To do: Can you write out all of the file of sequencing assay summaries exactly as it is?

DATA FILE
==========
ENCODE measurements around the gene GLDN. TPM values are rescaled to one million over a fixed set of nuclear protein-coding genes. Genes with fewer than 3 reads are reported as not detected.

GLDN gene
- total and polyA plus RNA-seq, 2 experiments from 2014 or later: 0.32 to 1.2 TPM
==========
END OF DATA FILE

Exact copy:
ENCODE measurements around the gene GLDN. TPM values are rescaled to one million over a fixed set of nuclear protein-coding genes. Genes with fewer than 3 reads are reported as not detected.

GLDN gene
- total and polyA plus RNA-seq, 2 experiments from 2014 or later: 0.32 to 1.2 TPM